Indian Art: Mural Paintings Of Kerala

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Mural Painting
 
Kerala also known as ‘God’s Own Country’ is well known for its resplendent greenery and exotic views. Art here perfectly blends with the nature in harmony. Mural paintings are one such form of art. These paintings are drawn on the walls of temples and churches. 

 

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Origin: 

Tradition of painting walls began in Kerala . Roots of extant mural paintings of Kerala could be traced as far back as seventh and eighth century AD. Oldest murals in Kerala were discovered in the rock-cut cave temple of Thirunandikkara. Archaeological evidences show that period from the mid 16th century onward is the golden period of Mural paintings in Kerala.
  

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Style:
Subject or theme of mural paintings are related to Hindu Gods, Goddesses and ethics. Paintings art greatly inspired by Hindu mythology. This art form adorned the temple walls and Guruvayur in Trichur is one such temple famous for Mural paintings on its wall. It is rich, vibrant bold yet delicate style of painting. Paintings show artistic brilliance as there is acute clarity in form, costumes and expressions.

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Process: 
Process is somewhat similar to Pattachitra, as Kerala mural is also process driven with atleast six process involved in completing one painting. Mainly five colors are used in making Mural paintings: White, Black, Yellow, Green and Red. Colors are sourced from minerals and vegetable pigments. Even in present days artists use natural colors only to fill the paintings.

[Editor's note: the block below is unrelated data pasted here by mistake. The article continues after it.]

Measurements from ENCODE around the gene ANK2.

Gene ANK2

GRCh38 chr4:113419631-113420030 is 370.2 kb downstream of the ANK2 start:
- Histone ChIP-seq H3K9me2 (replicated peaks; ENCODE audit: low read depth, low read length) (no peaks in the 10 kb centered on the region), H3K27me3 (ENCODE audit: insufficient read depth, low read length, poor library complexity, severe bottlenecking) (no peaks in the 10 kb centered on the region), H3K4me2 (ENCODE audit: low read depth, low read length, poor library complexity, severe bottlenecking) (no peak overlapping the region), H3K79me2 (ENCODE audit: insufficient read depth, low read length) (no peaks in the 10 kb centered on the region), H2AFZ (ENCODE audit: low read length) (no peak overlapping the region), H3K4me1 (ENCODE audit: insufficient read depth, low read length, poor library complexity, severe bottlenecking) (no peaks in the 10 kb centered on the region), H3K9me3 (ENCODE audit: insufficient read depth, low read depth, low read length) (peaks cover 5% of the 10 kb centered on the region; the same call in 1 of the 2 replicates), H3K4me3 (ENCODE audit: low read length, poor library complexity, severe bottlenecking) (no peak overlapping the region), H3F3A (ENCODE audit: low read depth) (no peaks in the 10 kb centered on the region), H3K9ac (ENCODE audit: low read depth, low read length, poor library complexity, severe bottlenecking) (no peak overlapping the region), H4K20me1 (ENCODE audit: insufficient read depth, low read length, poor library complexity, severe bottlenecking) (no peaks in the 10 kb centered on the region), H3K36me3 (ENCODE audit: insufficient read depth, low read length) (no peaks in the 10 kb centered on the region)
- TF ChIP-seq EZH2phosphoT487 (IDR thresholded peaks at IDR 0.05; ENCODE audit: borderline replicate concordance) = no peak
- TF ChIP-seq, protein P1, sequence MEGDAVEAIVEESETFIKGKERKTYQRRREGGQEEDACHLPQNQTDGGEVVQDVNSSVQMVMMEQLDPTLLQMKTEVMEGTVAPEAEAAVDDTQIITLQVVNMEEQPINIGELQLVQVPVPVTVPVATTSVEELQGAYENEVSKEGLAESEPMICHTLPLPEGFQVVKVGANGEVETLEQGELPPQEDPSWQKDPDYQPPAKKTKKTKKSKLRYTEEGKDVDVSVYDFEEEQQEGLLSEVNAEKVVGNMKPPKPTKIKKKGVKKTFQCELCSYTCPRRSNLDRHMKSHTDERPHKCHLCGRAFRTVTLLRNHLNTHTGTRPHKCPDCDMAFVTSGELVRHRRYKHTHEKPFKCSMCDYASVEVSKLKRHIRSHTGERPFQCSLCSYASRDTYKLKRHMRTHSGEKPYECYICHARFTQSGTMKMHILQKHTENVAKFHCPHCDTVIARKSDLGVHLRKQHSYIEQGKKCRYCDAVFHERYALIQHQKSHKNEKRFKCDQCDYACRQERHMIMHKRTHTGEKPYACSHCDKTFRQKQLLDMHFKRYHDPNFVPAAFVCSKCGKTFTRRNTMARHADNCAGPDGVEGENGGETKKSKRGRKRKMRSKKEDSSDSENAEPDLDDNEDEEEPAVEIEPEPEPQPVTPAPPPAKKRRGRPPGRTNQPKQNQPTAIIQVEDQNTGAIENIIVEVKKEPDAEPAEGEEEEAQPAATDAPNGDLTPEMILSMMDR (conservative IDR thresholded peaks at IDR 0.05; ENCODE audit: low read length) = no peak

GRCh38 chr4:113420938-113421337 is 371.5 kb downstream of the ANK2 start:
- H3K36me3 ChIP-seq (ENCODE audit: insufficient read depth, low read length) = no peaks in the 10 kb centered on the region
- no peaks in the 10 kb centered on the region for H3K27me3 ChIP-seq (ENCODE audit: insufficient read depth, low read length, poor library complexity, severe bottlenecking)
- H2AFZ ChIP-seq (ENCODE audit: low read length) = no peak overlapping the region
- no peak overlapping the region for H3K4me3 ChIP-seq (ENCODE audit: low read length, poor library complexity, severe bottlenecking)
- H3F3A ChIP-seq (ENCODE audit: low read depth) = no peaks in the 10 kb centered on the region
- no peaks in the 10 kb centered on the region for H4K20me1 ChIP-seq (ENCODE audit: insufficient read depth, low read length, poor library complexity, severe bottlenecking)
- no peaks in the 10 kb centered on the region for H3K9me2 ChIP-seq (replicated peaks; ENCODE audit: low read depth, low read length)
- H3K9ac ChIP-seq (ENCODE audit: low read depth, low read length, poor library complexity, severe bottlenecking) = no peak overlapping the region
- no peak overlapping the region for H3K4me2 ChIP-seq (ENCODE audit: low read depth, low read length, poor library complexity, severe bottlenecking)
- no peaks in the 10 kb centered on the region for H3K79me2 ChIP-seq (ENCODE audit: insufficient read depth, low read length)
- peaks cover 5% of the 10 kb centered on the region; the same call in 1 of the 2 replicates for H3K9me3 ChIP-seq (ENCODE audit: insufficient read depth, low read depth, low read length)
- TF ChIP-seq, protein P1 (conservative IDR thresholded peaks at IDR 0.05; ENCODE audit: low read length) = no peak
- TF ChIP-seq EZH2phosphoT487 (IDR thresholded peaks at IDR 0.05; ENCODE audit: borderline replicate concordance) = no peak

It is interesting fact behind each painting that characters are given colors based on their virtues, like red is for power and wealth, white is for lowly and mean characters, green for divinity and black is for demons as usual.
Six steps involve in making murals are:
1. Image is sketched on wall with cow dung ash mixed with coconut water or water.
2. Outlines were originally done with cow dung pencils. These days pencils crayons and acrylics are used.
3. Color is then filled based on the virtues of the characters. The colors are generally painted beginning with the lighter colors. The order of coloring is firstly yellow, red, green, blue and brown.
4. Shading is done after filling colors.
5. On shading, black is used to delineate and bring life to the portrayal.
6. The painting is over-coated with pine resin and oil for sheen and protection.

No other mural tradition has been able to match the linear accuracy of Kerala murals. 

For new readers of my blog who recently joined me, read about other Indian Art forms here.




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